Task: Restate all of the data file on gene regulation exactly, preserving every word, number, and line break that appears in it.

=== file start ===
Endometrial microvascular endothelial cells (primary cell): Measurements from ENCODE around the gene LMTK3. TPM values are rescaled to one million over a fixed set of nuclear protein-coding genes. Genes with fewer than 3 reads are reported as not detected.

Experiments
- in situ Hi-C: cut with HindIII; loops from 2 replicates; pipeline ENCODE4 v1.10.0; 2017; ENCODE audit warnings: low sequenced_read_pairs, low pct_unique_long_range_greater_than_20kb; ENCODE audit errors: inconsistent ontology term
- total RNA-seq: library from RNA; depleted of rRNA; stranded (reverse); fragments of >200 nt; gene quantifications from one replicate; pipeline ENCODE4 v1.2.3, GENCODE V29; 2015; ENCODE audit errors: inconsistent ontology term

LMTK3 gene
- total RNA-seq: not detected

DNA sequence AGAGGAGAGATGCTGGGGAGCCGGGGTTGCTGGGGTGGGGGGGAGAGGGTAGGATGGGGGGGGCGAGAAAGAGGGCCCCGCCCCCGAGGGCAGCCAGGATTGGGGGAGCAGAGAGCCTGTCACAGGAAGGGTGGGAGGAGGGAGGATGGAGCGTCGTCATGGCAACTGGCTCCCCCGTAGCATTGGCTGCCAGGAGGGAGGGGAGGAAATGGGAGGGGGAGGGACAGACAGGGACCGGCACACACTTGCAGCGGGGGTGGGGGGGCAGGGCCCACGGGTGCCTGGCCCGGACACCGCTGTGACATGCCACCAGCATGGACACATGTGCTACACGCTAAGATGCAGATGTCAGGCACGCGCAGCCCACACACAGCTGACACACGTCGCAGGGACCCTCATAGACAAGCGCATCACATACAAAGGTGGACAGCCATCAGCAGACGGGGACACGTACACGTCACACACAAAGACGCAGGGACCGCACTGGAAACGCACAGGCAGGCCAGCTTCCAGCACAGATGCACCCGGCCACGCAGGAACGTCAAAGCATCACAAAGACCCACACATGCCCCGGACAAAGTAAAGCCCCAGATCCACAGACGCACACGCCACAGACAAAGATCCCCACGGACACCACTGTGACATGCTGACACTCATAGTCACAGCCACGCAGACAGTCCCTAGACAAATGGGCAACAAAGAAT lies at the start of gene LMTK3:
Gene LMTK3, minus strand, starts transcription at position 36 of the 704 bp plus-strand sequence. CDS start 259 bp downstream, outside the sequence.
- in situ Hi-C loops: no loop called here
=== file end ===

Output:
Endometrial microvascular endothelial cells (primary cell): Measurements from ENCODE around the gene LMTK3. TPM values are rescaled to one million over a fixed set of nuclear protein-coding genes. Genes with fewer than 3 reads are reported as not detected.

Experiments
- in situ Hi-C: cut with HindIII; loops from 2 replicates; pipeline ENCODE4 v1.10.0; 2017; ENCODE audit warnings: low sequenced_read_pairs, low pct_unique_long_range_greater_than_20kb; ENCODE audit errors: inconsistent ontology term
- total RNA-seq: library from RNA; depleted of rRNA; stranded (reverse); fragments of >200 nt; gene quantifications from one replicate; pipeline ENCODE4 v1.2.3, GENCODE V29; 2015; ENCODE audit errors: inconsistent ontology term

LMTK3 gene
- total RNA-seq: not detected

DNA sequence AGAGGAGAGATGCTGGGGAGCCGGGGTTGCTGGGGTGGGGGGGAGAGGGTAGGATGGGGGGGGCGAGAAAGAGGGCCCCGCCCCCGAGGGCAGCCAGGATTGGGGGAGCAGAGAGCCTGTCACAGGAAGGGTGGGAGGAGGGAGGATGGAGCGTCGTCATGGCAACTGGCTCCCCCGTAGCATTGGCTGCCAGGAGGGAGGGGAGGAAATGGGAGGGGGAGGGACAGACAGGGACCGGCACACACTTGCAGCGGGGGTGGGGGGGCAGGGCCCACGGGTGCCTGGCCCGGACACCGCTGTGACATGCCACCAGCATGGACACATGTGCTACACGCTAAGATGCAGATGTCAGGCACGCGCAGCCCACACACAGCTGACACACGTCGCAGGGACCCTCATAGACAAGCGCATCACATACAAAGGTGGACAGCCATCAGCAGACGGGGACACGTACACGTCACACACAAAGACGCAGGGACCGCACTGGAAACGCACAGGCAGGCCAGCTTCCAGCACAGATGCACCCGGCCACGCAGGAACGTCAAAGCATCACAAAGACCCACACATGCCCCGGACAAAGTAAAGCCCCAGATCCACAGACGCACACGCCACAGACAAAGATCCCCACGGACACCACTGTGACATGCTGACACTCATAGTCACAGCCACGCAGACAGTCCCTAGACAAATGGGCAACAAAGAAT lies at the start of gene LMTK3:
Gene LMTK3, minus strand, starts transcription at position 36 of the 704 bp plus-strand sequence. CDS start 259 bp downstream, outside the sequence.
- in situ Hi-C loops: no loop called here